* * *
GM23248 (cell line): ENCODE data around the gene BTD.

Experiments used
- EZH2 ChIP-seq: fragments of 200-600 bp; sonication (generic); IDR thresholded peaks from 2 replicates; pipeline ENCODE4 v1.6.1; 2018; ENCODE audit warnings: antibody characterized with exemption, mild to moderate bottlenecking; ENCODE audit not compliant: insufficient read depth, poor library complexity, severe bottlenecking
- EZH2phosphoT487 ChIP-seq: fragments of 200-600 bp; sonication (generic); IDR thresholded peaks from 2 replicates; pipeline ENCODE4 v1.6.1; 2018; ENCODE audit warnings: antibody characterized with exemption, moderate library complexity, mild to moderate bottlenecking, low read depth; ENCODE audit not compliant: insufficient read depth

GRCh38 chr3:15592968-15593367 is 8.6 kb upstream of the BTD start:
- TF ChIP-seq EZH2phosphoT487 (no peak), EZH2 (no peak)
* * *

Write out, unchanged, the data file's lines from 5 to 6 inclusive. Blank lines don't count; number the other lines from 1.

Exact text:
GRCh38 chr3:15592968-15593367 is 8.6 kb upstream of the BTD start:
- TF ChIP-seq EZH2phosphoT487 (no peak), EZH2 (no peak)